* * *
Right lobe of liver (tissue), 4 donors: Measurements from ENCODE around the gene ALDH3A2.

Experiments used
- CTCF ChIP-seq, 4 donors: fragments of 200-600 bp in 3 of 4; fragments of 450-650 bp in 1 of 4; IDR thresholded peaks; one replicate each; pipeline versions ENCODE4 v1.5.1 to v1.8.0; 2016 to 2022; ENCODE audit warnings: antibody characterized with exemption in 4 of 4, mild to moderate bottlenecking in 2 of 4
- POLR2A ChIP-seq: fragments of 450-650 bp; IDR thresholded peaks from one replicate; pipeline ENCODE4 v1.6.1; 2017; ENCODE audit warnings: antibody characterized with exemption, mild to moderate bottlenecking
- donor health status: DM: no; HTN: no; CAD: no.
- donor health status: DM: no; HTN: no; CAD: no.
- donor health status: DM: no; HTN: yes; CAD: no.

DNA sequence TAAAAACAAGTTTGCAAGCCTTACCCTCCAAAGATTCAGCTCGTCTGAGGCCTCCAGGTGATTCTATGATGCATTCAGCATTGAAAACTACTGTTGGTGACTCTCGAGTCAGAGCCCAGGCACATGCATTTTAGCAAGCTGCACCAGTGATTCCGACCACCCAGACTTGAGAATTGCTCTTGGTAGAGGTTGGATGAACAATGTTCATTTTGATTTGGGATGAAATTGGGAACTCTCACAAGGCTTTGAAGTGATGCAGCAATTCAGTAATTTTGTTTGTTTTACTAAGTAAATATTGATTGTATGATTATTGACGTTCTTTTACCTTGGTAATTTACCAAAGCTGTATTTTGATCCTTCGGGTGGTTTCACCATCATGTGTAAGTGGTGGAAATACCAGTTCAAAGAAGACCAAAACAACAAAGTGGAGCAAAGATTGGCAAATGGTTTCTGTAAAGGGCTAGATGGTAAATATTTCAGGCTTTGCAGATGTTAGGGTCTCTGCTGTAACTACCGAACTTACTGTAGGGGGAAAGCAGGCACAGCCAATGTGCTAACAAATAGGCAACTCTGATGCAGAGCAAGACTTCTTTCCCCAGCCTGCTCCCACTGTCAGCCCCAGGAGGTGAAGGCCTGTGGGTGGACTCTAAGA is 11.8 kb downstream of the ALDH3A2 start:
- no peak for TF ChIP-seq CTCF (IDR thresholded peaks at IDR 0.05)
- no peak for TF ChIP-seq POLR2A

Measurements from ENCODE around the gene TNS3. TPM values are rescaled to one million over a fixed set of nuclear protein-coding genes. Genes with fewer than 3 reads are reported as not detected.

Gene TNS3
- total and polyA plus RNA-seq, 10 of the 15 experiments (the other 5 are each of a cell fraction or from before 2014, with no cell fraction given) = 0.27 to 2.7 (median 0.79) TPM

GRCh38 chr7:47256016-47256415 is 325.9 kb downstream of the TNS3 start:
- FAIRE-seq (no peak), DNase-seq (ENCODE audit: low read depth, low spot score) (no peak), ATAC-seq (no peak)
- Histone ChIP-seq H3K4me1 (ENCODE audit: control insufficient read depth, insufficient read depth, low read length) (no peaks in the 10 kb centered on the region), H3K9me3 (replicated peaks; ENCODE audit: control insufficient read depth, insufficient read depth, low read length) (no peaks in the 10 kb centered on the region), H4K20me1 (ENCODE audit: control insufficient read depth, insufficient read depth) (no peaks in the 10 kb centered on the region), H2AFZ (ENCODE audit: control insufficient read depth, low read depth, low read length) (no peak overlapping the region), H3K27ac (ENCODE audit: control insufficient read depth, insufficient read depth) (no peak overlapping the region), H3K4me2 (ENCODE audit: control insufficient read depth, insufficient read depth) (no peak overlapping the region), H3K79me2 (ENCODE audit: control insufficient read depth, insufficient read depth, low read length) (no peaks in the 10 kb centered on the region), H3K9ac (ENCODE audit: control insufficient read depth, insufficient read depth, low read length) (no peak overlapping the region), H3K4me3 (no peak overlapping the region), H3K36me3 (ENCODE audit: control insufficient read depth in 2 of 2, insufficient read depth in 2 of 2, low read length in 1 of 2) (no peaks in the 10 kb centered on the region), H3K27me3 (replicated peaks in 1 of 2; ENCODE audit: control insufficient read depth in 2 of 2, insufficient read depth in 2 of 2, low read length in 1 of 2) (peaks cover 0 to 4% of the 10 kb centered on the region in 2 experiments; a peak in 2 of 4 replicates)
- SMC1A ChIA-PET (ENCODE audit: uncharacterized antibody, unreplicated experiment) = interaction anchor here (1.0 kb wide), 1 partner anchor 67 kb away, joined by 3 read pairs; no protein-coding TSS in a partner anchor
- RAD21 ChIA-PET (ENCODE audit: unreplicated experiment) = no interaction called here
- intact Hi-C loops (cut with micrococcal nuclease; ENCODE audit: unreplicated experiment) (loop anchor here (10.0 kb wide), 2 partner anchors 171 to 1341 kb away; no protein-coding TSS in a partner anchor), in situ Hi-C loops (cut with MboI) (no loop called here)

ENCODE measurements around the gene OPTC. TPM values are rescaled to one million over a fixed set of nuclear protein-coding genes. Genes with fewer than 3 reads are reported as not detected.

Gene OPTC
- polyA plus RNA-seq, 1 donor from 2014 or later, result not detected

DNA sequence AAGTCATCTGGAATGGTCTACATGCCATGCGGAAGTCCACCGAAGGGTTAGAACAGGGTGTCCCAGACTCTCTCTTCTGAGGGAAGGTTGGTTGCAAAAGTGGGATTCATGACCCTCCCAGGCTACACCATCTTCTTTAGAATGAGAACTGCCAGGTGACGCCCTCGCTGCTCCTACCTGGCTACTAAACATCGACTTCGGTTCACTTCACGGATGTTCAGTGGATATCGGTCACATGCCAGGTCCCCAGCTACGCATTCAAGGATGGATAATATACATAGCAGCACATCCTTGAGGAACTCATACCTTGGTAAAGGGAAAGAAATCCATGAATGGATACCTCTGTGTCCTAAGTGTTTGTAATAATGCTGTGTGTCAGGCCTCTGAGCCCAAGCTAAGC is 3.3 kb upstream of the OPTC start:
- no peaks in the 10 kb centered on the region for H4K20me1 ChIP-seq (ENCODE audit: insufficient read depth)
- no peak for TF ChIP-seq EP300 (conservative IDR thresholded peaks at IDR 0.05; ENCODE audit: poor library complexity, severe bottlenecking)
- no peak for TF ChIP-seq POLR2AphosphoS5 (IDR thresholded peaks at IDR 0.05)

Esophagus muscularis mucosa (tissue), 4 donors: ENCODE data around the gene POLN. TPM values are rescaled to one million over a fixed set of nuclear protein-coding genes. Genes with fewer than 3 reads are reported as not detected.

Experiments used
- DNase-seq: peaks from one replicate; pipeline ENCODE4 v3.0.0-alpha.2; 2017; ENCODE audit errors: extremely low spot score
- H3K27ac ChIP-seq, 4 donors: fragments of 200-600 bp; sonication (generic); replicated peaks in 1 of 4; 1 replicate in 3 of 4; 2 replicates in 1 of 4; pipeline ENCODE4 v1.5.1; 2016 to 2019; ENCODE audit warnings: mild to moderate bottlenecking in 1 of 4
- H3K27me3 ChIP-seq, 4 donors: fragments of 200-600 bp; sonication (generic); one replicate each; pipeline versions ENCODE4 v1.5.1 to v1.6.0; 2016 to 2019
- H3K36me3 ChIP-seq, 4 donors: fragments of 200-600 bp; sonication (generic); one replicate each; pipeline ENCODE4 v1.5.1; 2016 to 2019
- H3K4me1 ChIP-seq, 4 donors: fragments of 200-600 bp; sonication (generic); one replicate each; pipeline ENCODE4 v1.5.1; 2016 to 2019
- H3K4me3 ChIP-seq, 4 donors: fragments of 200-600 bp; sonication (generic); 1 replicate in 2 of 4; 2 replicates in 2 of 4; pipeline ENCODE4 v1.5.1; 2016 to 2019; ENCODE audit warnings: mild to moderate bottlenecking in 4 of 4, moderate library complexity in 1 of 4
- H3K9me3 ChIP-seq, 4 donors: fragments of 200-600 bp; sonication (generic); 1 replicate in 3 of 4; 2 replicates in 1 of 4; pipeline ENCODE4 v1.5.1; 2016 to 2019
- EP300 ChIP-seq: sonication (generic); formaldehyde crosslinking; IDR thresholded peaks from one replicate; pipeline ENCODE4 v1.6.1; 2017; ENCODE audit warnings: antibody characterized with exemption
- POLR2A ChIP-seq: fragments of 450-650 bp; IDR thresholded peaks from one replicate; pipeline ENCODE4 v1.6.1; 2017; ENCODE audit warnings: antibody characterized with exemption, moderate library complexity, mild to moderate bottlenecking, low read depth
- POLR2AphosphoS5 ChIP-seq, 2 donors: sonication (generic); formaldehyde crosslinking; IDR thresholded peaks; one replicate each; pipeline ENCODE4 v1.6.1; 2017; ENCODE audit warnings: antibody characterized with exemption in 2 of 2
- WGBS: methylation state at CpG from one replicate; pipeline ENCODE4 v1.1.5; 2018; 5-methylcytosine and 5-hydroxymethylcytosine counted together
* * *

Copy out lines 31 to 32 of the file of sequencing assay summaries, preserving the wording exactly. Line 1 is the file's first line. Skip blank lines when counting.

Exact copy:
- H3K27me3 ChIP-seq, 4 donors: fragments of 200-600 bp; sonication (generic); one replicate each; pipeline versions ENCODE4 v1.5.1 to v1.6.0; 2016 to 2019
- H3K36me3 ChIP-seq, 4 donors: fragments of 200-600 bp; sonication (generic); one replicate each; pipeline ENCODE4 v1.5.1; 2016 to 2019